In rebuttal, the prosecutor called Officer Ruiz to the stand. Ruiz testified he contacted defendant on May 5, 2001, in an area frequented by Walnut Street gang members, and defendant admitted to being a member of the gang since he was 13 years old. Defendant did not indicate he was a former gang member. The contact took place in an area of Santa Ana that had recently been claimed by the Walnut Street gang; however, defendant lived in Orange. Ruiz encountered defendant four days later in another location frequented by Walnut Street gang members. At that time, defendant indicated that he had a recent tattoo, which had been put on by a Water Gate Crip member.
Based on his experience, Ruiz further testified he was familiar with the different ways rock cocaine can be ingested and that one gram “would be far and above” the amount he usually sees when he encounters a person in possession of the drug for personal use. “That's just a lot. It's an investment at that point.” Ruiz has encountered very few individuals who use a gram of rock cocaine a day. But he has not found persons even heavily addicted to the drug who buy two-gram packages. Defendant did not appear to be under the influence of any substances during Ruiz's contacts with him in May, and he told Ruiz his moniker was “Mr. Sniper” or “Sniper.” Defendant testified on surrebuttal that the moniker “Sniper” had been given to him by the Walnut Street gang “when [he] was there,” but now he goes by “Dumbo.”
Sufficiency of the Evidence
Defendant contends there is insufficient evidence that he intended to further the gang's felonious conduct by selling drugs and that his conviction for street terrorism must be reversed. We disagree.
“In assessing a sufficiency-of-evidence argument on appeal, we review the entire record in the light most favorable to the prevailing party to determine whether it shows evidence that is reasonable, credible and of solid value from which a rational trier of fact could find the defendant guilty beyond a reasonable doubt. [Citations.]” (People v. Wader (1993) 5 Cal.4th 610, 640, 20 Cal.Rptr.2d 788, 854 P.2d 80.) We apply the same standard to convictions based largely on circumstantial evidence. (People v. Meza (1995) 38 Cal.App.4th 1741, 1745, 45 Cal.Rptr.2d 844.)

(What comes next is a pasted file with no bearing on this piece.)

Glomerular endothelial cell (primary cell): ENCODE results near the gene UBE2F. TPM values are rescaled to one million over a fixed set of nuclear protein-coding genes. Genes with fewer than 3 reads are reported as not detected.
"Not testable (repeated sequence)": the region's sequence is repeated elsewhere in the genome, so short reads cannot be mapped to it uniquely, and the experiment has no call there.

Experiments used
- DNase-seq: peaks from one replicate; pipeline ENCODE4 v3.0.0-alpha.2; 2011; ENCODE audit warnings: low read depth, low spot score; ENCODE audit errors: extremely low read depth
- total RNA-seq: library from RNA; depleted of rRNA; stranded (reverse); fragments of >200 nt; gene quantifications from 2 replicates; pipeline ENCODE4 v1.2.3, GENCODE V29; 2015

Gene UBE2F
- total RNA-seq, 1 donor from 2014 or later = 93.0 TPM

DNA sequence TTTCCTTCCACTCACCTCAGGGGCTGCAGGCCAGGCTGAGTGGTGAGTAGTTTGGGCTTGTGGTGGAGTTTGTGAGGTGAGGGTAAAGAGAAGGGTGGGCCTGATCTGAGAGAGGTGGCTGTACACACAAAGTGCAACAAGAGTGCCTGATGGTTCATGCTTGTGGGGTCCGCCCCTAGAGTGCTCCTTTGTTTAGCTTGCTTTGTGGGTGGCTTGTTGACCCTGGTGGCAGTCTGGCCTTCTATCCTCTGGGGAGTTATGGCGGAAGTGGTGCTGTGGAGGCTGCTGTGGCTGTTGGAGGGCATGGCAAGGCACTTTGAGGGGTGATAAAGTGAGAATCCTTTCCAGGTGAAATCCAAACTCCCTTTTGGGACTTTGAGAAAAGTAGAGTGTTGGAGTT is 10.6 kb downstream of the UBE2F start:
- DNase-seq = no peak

Under Penal Code section 186.22, subdivision (a), “[a]ny person who actively participates in any criminal street gang with knowledge that its members engage in or have engaged in a pattern of criminal gang activity, and who willfully promotes, furthers, or assists in any felonious criminal conduct by members of that gang, shall be punished by imprisonment․” The provision “punishes active gang participation where the defendant promotes or assists felonious conduct by the gang. It is a substantive offense whose gravamen is the participation in the gang itself.” (People v. Herrera (1999) 70 Cal.App.4th 1456, 1467, 83 Cal.Rptr.2d 307, fns. and italics omitted.) Thus, it “applies to the perpetrator of felonious gang-related criminal conduct․” (People v. Ngoun (2001) 88 Cal.App.4th 432, 436, 105 Cal.Rptr.2d 837.)
Defendant argues “there was direct, credible evidence that [his] intent in selling dope was not gang-related, but rather entirely personal: to quickly get $400 with which to buy himself a car.” He contends the gang expert's opinion that the intended sale was gang related was merely circumstantial evidence and based on a set of hypothetical facts that did not include defendant's statement to Officer Gonzalez that he was trying to raise money to buy a car.